Research papers and the like, I find difficult. It's not actually the writing I find difficult, but starting to write. It's the whole gathering information phase and narrowing the focus that drives me crazy. However, once I am engaged, have all my research done, and get moving, it comes easily. Once I am organized, and have my thoughts together, it's like I've already written this thing in my head and all I have to do is get it out! But putting that first sentence down - getting the thesis statement exactly right, writing the introduction... horror for me. I generally begin with freewriting and then edit like crazy. (This is why all of these exercises on narrowing and focusing your topics are important exercises, my dears! I could learn from them myself.)

Editing used to be something I hated to do. Who wants to admit they're not perfect the first time out of the gate? Not me! Certainly not me. Proofreading was a crime, rearranging ideas a sin, and surely I would never remove an idea from a paper because all of my ideas were brilliant!! I eventually got over myself, and now value editing more than any other step in the writing process. Something can always be better, more clear, funnier or supported more strongly. Granted, I don't always edit these blog entries so on occassion you are privvy to my off-the-top-of-my-head brilliance. But the beauty of word processing and computers is that you can edit as you go. Cutting and pasting, deleting entire paragraphs with the touch of a button... i love it! Some people can't write on a computer. For me, I can't write without one anymore. I love the instantaneousness of it all. Watching the words appear on screen almost as fast as I can think them (ok, I'm really not that good of a typist, but I'm pretty fast), rearranging them, rethinking them, all of it is terribly exciting to me. Yes, I'm a geek - I know.

So in conclusion, what I hope for my students, is that they find some connection between the written word and themselves. It isn't for everyone, and I don't expect everyone to fall in love with it. I do hope that they understand it, know how to do it, and can eke out a paper in whatever language necessary that is coherent and well-thought out. That's it. If somewhere along the line someone does fall in love with writing, well then that would be something special indeed.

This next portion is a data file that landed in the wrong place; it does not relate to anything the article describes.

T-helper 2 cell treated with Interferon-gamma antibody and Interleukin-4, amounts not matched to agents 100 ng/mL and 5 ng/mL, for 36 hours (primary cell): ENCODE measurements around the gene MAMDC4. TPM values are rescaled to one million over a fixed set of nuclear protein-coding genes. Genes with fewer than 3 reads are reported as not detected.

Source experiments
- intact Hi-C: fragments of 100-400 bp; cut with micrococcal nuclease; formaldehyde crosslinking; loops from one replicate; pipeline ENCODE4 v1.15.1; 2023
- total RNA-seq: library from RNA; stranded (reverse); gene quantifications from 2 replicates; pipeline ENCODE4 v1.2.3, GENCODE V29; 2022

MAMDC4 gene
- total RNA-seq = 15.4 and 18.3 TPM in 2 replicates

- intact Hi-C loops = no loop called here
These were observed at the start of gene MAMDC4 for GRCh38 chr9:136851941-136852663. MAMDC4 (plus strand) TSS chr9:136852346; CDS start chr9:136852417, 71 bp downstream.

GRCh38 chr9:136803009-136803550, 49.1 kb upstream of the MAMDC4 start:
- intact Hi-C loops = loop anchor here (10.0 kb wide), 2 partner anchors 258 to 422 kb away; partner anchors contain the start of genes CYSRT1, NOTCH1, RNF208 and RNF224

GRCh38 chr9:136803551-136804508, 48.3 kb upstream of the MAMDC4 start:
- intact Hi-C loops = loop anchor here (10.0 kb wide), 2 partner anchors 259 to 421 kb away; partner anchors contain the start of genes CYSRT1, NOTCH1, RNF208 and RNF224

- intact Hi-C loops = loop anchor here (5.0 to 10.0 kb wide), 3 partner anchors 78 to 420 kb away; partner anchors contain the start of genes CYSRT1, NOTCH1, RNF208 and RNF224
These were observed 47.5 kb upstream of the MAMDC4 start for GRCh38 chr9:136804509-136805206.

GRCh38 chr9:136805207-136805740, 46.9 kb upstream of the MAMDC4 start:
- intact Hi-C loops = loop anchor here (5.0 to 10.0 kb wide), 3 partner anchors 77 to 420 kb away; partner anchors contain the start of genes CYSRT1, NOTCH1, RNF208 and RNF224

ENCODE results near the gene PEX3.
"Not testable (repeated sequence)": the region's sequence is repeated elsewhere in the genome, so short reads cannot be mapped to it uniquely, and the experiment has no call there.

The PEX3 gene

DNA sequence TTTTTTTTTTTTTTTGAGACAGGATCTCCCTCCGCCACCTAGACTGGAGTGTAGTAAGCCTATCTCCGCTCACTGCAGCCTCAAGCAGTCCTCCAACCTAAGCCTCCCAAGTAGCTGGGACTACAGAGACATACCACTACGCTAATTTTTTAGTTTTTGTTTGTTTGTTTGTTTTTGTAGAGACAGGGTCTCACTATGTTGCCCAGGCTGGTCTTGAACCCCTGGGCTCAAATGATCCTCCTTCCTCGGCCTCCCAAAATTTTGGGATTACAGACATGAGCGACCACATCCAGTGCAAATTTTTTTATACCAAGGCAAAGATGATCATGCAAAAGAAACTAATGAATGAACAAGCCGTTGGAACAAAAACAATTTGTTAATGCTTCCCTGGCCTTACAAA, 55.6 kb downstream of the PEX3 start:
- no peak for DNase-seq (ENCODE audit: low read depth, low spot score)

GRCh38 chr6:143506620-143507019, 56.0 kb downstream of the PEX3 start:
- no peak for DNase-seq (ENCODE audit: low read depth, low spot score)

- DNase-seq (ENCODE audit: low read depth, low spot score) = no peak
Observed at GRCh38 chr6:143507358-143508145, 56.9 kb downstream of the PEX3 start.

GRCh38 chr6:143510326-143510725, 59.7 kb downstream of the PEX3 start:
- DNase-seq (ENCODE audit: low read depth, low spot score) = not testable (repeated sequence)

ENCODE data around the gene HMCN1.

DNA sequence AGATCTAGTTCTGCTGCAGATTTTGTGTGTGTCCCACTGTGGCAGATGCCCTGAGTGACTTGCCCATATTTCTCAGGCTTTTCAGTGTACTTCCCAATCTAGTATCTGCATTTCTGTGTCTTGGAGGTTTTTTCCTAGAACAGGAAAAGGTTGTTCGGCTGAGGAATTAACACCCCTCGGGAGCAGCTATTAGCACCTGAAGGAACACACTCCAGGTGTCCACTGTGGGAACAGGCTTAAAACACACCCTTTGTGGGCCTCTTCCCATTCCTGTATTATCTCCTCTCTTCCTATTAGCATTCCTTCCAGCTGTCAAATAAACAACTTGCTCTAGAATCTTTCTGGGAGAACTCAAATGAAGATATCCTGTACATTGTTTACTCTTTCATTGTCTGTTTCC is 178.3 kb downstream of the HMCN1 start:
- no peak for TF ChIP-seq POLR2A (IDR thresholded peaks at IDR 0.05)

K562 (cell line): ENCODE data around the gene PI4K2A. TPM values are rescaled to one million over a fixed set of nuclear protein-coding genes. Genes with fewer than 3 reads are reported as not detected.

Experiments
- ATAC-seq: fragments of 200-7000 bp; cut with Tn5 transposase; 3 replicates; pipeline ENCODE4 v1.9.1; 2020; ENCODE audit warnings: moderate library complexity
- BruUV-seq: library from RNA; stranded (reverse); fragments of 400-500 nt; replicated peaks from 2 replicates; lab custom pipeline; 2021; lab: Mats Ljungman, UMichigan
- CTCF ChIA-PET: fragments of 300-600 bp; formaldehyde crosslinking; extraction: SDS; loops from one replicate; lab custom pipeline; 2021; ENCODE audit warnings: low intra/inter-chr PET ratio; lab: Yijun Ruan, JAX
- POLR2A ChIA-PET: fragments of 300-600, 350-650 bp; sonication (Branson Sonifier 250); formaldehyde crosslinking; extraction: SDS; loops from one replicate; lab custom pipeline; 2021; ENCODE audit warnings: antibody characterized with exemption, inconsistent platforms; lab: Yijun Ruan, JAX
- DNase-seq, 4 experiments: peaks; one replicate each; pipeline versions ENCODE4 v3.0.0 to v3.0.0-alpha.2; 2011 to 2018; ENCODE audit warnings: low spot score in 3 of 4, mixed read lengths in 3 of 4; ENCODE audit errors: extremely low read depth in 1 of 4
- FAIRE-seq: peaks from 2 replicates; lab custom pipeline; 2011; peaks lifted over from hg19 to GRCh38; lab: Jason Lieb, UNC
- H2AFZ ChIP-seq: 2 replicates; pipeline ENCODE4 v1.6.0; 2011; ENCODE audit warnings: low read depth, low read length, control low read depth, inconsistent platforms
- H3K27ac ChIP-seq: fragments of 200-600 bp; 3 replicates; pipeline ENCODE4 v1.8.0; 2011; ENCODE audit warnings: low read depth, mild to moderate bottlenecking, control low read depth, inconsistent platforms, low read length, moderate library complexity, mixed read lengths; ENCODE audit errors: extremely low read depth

Friday, March 04, 2005


Today I went grocery shopping. Today I found cheddar cheese. Today I am happy. It is the little things. :D

The virtues (and pitfalls) of sharing your Twinkies

I had Twinkies for breakfast the other day. Or more realistically, I had 1/4 of a Twinkie for breakfast the other day. I really wanted to just shove both of them in my mouth at the same time and revel in the utter chemical sweetness of it all, but I felt guilty. So I shared them with my class to give everyone a taste of some classic American junk food. They fell in love! I am now on a mission to get a case of Twinkies for the kiddies.

More and more I'm finding it's not just my Twinkies I'm sharing. It's my life. Every aspect, every angle, every minute is an open book to my students. They have my phone number, my chat, my blog address - everything. My goal right now is to convince the reluctant ones that I really do have an open door policy - they can call me any time day or night for any reason. Those that I had last semester know this already, and have used it when necessary, but have never abused the access. Mostly it has just kept an open line of communication, and has built a level of mutual respect and trust. At least I think it has. It truly saddens me to hear stories of professors whose goal seems to be keeping students in their "place". Forgive me for being the idealistic one here, but aren't your teachers supposed to help you find the way to success? Aren't we supposed to be guiding these young people to their talents and finding the areas in which they excel, not trying to prove that they're failures or that they've still got a lot to learn? Someone actually said that to me, "I just want to show them that they don't know everything." EVERYone still has a lot to learn, and 99% of the population is well aware of that. You don't have to prove it to them. For all the faults in the system, these students still manage to get an education, more on their own perseverance than on the effectiveness of teaching practices. It's a world reluctant to try new things - things have been the same for so long, and trying to convince someone there's a better way is challenging, to say the least. I won't change the world while I'm here, but I hope that maybe, just maybe, I can change one or two people's minds about educators and education.

Ok, it's way too early in the morning to be waxing philosophical on the merits of education. I'll leave you all now to have your coffee, and I'll go have mine. Toodles.